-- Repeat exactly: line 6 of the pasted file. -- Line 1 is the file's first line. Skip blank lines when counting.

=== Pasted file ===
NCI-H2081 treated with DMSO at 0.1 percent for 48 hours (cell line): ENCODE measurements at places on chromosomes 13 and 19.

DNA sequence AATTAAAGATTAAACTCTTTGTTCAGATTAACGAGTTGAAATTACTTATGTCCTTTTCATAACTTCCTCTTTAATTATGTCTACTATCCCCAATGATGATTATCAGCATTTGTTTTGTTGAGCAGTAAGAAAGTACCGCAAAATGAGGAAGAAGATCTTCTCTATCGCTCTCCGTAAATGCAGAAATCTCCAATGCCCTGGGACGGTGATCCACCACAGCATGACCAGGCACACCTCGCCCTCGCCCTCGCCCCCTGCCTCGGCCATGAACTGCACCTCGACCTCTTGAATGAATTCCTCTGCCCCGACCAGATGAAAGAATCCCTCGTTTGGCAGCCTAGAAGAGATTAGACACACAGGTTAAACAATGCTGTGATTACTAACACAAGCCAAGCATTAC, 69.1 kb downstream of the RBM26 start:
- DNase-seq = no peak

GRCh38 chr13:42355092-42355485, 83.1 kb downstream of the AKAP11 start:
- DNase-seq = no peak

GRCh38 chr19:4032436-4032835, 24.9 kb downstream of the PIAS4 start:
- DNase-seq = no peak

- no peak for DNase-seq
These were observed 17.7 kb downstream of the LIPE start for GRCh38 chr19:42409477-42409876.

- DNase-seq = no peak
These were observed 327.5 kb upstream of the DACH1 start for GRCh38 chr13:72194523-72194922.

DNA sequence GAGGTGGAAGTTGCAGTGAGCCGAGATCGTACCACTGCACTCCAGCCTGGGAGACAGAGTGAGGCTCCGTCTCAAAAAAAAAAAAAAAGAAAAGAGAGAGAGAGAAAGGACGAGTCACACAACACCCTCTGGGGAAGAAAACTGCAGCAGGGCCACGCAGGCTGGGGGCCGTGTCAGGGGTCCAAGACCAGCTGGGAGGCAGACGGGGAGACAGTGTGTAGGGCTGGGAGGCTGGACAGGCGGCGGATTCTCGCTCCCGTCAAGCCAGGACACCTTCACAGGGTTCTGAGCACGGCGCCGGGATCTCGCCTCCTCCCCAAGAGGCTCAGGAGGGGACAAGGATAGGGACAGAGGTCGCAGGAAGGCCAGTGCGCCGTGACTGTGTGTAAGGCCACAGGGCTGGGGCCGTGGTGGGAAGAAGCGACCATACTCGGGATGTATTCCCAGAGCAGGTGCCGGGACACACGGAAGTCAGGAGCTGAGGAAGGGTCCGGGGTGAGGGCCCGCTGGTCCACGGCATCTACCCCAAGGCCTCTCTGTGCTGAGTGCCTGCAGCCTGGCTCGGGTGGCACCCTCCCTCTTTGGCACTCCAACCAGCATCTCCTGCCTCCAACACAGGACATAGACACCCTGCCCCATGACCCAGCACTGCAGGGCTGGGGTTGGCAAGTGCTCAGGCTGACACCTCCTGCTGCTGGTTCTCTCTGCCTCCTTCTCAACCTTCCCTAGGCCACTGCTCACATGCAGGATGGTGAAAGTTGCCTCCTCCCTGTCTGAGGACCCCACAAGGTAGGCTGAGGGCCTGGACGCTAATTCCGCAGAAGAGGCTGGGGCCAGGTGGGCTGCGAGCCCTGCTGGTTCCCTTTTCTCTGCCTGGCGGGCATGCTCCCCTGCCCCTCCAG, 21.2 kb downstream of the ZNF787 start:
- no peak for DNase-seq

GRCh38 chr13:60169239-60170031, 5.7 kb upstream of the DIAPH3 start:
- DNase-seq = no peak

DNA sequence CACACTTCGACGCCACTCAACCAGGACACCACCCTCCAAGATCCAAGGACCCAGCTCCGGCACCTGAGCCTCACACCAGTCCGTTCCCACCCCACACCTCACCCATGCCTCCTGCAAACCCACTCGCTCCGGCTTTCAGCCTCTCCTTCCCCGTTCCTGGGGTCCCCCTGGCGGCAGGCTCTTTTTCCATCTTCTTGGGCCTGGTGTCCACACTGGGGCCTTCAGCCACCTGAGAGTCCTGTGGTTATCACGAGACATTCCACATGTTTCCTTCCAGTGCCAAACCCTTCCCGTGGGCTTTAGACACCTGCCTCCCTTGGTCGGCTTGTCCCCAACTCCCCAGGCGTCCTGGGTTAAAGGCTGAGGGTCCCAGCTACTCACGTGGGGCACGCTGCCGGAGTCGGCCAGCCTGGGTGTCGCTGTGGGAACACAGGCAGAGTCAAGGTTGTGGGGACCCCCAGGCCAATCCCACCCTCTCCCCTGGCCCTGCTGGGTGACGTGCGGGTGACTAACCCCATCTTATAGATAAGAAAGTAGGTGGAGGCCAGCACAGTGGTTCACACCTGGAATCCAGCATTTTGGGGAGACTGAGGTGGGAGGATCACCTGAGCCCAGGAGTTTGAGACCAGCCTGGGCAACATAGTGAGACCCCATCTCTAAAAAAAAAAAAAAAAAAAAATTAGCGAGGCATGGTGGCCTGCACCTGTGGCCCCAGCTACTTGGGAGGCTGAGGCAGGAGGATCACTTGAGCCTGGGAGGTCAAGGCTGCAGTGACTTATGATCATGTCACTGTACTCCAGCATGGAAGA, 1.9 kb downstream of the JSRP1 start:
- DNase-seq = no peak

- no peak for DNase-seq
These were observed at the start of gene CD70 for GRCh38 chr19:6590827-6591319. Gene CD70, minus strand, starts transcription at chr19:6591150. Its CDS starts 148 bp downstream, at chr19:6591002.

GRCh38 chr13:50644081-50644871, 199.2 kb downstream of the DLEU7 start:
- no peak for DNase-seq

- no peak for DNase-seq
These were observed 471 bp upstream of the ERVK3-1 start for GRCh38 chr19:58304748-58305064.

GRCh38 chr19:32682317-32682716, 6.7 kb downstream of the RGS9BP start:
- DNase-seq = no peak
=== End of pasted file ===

GRCh38 chr19:4032436-4032835, 24.9 kb downstream of the PIAS4 start: